Within just a few years “justice for Palestine” became recognized as a cause celebre throughout Europe and elsewhere. The lesson is not that “might makes right,” but unfortunately that threats and violence work.
When terrorists infiltrate international sport, we’re in deep trouble. In 1972, Arab Palestinian terrorists murdered 11 Israeli athletes at the Munich Olympics as part of their ongoing attempts to destroy the Jewish state, one way or another. That terrorism reared its public, ugly head in another form this week.
Jibril Rajoub is the head of the Palestine Football Association. It would be a mistake to call him a former terrorist because all he did was substitute his military fatigues for a business suit and pretend to be civilized by taking on the appearance of a bureaucrat.
Through the making of various known and unknown threats against Argentinian soccer players and its government, Rajoub and his supporters pulled off yet another propaganda coup by inducing Argentina to cancel a planned World Cup warm-up match that was to have been played in Israel.
Maybe it’s the soft bigotry of low expectations that allows a country like Argentina to buckle to this blackmail. Maybe they’re just antisemitic. It would be better if they had the guts to admit it openly. If they did, at least the appropriate lines could be drawn between hypocrites and haters.
San Mateo, CA
As much as I am disappointed about the cancellation and I am a Messi and Barcelona fan, I think we are making too big a deal out of it, considering the people who live on the border of Gaza, as I do, are suffering from fire damage, smoke, and a week ago, rockets raining down on us.
The game being canceled is not our main concern – it is the terrorists and BDS that we should be more worried about striving to ban Israel’s products around the world for the “crimes” our brave soldiers “commit” by defending Israel from terrorists.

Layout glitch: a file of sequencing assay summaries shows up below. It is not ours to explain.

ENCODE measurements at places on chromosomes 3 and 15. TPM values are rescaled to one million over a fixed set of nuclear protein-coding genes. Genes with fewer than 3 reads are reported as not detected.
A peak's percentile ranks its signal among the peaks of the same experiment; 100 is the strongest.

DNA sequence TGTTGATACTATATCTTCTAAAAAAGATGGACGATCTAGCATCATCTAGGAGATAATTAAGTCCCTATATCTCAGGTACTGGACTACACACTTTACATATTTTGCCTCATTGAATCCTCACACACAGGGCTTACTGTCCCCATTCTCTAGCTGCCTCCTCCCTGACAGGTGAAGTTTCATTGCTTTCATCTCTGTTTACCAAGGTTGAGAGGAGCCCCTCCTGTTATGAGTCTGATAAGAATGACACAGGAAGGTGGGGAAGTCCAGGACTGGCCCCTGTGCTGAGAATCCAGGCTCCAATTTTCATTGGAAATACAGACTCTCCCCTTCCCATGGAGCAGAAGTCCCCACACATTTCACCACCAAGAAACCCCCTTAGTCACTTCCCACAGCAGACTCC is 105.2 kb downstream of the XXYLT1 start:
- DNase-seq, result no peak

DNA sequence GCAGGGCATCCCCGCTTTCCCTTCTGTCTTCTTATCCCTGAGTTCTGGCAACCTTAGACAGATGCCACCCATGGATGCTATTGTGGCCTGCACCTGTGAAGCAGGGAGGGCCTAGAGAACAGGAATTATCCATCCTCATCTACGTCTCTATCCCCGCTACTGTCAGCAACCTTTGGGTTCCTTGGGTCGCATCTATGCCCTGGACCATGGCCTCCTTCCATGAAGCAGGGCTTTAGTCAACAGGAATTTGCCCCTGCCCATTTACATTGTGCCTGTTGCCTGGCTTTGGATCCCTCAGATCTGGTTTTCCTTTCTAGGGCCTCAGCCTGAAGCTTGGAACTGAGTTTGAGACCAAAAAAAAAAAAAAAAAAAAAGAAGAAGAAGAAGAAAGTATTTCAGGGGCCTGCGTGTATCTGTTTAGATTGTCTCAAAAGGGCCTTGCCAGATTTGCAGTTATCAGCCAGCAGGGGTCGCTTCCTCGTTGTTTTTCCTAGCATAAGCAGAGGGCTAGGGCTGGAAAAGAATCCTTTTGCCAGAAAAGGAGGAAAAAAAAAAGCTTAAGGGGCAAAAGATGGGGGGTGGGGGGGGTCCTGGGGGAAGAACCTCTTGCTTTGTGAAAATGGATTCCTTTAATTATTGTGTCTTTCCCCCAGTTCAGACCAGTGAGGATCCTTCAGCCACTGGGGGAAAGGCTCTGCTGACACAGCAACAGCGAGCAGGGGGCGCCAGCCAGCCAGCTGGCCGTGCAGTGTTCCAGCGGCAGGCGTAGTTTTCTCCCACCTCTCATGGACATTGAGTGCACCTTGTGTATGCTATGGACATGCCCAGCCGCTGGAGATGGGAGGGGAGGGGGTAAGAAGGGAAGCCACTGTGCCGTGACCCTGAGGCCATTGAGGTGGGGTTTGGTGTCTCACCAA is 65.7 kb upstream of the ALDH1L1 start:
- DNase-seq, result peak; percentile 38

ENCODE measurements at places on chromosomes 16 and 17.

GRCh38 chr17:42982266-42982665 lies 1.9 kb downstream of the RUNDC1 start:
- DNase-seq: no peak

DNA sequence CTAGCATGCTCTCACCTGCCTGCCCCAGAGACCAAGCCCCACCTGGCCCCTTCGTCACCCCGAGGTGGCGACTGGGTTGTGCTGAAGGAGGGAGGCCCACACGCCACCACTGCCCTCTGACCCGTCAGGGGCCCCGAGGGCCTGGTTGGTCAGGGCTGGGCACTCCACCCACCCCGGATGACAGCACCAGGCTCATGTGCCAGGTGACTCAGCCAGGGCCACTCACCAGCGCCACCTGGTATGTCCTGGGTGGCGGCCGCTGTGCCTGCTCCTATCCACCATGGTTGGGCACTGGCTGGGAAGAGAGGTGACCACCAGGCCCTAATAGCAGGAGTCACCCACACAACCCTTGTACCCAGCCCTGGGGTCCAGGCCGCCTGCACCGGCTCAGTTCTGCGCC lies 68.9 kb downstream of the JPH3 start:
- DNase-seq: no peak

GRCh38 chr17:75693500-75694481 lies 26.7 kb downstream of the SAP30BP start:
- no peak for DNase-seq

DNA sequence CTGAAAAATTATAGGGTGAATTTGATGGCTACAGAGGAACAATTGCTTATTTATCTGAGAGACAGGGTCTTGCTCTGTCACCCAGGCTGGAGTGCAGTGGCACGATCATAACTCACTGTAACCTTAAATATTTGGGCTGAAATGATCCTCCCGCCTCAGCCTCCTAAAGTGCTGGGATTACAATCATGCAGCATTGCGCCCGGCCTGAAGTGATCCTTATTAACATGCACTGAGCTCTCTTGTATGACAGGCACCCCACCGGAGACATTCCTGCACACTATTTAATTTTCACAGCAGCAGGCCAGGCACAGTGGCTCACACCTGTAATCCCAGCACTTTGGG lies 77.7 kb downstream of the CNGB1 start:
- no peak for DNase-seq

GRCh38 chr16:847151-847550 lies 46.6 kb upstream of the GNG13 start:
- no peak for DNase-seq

It was only a game, not the end of the world for Israel.
Kibbutz Nahal Oz
Dealing with Gaza
Regarding “IDF fires first warning shots at Gazans sending kites” (June 10), isn’t it time for Israel to warn Hamas that incendiary kites and balloons directed at civilian targets are internationally forbidden military acts, in the same category as nerve gas, that justify full military punishment?
If Israel responds by destroying a military target in Gaza for each kite and balloon that does damage, it may stop this threat quickly.
Brooklyn, NY
In “Cut the politics” (June 8), the writer totally fails to understand that Hamas and its Gazans do not need to negotiate with Israel. Its leaders have everything they will ever want: universal approbation, unlimited wealth and a totally suppressed population.
This is a population that is daily fed by the hand that it bites and whose leaders have the neighboring Jews to blame for whatever suffering they wish to inflict upon their people. What possible terms for negotiation – other than our national suicide – can we offer that will give anything to these leaders better than they already have?
Hamas enjoys unlimited wealth from Europe, the US and Iran; an endless supply of today’s equivalent of suicide bombers; and a propaganda machine that makes Goebbel’s efforts look like elementary school lessons in composition.
Sympathy for the plight of the average resident of Gaza is only natural – so what !
The Cold War came to an end when Ronald Reagan upped the poker game stakes and the Soviet system’s corruption was exposed to daylight. The end of Hamas will come from such an approach – nothing else.
Our own worst enemy
“If not now, then when?” (June 8), is a tragic description of what has become rather common, especially in the Reform movement and now in the Conservative movement as well. Their self-hatred of anything Jewish or Israeli is shocking and tragic. It is indeed the height of chutzpah to expect the Israeli rabbinate to recognize the conversions of those who applauded the antisemitic and anti Israeli speech at the Hebrew Union College in LA given by novelist Michael Chabon. I don’t understand why he needs the Reform movement. Hasn’t the time come for responsible non-religious leaders to denounce this shocking behavior?